WHEN Morris Johnston walked into a thrift shop in his hometown of Bunbury back in 2002, a small painting immediately caught his eye.
“It intrigued me,” he said.
“The Aboriginal male in it was barefoot and carrying spears, yet he was wearing a bowler hat and a blue overshirt. The lady had on a straw boater and a traditional basket.”
Mr Johnston paid the princely sum of $90 for the painting and a companion piece.
On the back it read “Artist Daniel Clarke, October 23, 1879, W’bool”.
“I rang the Warrnambool Art Gallery and asked ‘do you know a Daniel Clarke?’ and they said ‘we have a section dedicated to Daniel Clarke’,” Mr Johnston explained.
“They asked ‘can we buy it?’ and I said ‘one day when I’m finished with it, I’ll gift it to the gallery’.”
Fourteen years later, that day has come. Mr Johnston and his wife Jan travelled from Western Australia to present the painting to the gallery in person.
The Friends of the Warrnambool Art Gallery offered Mr Johnston $500 for the painting, which he has insisted be donated to the Warrnambool East Rotary Club – it was a chance meeting with Warrnambool East Rotary Club member Andrew Coffey on a cable car in New Zealand last year that set the donation in process.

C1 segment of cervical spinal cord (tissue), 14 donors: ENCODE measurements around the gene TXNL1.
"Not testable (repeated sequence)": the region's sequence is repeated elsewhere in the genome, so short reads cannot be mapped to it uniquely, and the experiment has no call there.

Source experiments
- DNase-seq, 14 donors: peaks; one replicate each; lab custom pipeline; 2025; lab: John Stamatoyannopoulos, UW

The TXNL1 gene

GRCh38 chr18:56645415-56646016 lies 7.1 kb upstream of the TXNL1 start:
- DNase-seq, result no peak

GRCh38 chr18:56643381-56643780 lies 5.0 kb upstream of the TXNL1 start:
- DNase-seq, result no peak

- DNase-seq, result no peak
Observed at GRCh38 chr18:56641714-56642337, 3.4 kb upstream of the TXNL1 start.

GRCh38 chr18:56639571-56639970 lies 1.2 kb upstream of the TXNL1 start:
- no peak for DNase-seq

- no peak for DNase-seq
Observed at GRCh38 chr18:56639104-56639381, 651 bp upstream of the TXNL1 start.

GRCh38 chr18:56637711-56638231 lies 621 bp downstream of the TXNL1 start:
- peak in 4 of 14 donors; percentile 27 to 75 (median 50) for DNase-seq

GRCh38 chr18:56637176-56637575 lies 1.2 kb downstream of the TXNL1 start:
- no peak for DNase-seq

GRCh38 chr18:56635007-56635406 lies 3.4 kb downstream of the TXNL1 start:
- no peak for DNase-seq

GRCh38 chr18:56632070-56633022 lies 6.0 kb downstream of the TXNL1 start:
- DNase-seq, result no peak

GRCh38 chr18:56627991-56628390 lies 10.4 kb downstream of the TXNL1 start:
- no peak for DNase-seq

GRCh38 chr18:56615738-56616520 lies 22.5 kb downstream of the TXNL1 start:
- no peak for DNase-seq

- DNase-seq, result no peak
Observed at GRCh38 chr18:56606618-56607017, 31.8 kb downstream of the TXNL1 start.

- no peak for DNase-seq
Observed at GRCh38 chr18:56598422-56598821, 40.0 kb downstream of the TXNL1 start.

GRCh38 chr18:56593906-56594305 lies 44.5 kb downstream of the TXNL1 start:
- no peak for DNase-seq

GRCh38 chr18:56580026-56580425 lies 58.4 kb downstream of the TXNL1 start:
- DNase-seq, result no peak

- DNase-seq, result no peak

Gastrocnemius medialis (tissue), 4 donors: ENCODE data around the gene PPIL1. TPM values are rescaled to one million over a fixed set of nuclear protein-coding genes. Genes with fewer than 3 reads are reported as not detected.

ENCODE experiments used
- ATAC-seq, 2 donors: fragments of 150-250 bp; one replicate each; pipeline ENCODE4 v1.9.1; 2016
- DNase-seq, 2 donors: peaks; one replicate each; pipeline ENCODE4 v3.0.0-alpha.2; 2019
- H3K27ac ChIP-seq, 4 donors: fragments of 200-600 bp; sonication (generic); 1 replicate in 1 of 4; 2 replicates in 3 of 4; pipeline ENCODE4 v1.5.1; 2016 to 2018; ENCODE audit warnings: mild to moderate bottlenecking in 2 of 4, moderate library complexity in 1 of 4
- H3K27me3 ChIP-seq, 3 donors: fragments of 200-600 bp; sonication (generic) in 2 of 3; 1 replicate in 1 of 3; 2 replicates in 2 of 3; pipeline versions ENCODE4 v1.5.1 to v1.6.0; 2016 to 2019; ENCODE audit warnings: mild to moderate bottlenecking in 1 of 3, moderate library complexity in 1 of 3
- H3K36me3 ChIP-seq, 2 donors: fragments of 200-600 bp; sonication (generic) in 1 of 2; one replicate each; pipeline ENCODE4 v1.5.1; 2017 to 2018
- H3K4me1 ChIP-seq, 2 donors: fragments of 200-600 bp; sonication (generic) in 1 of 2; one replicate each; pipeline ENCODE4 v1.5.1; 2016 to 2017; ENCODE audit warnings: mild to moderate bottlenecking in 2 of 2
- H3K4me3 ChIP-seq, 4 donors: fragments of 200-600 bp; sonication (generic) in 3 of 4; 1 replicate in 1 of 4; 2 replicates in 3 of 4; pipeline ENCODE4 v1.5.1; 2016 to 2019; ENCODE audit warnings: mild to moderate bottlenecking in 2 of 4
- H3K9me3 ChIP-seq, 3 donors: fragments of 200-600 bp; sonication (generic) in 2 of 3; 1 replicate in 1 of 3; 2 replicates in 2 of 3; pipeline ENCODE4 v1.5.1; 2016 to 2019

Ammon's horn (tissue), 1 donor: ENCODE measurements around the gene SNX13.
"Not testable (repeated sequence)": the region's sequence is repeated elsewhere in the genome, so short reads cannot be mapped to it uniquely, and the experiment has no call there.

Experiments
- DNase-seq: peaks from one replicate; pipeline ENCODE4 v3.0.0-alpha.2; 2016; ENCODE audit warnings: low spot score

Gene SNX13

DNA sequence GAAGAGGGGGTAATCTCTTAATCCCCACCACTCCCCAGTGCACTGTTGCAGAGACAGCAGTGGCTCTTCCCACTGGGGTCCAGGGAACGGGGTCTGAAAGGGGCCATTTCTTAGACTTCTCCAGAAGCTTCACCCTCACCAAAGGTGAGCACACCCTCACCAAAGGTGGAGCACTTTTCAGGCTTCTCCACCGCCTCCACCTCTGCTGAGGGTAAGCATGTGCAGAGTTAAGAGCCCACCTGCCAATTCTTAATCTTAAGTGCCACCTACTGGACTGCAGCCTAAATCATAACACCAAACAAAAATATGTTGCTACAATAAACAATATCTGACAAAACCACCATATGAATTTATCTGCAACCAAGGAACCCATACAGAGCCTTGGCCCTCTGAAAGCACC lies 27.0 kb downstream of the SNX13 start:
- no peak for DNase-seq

The WAG has nine works by Clarke in its collection and he is considered an important early European artist in the Warrnambool region.
Clarke arrived in the district in 1865 from Northern Ireland and was the first manager of the Framlingham Aboriginal Reserve. He later operated a photographic studio in Warrnambool.
WAG director Vanessa Gerrans said the gallery was pleased to acquire the work.
She said Mr Johnston’s painting appeared to feature the same figures that are in another Clarke painting already in the WAG collection.
The WAG also has Clarke paintings of local dignitaries and landscapes, as well as a quirky portrait of Queen Victoria.
She said the Johnston acquisition would require some conservation work but was generally in good condition.
As to how the 1879 painting from Warrnambool ended up in a Bunbury thrift shop, Mr Johnston said it was believed to have travelled from Melbourne to Albany with an elderly couple who later donated it to the secondhand store.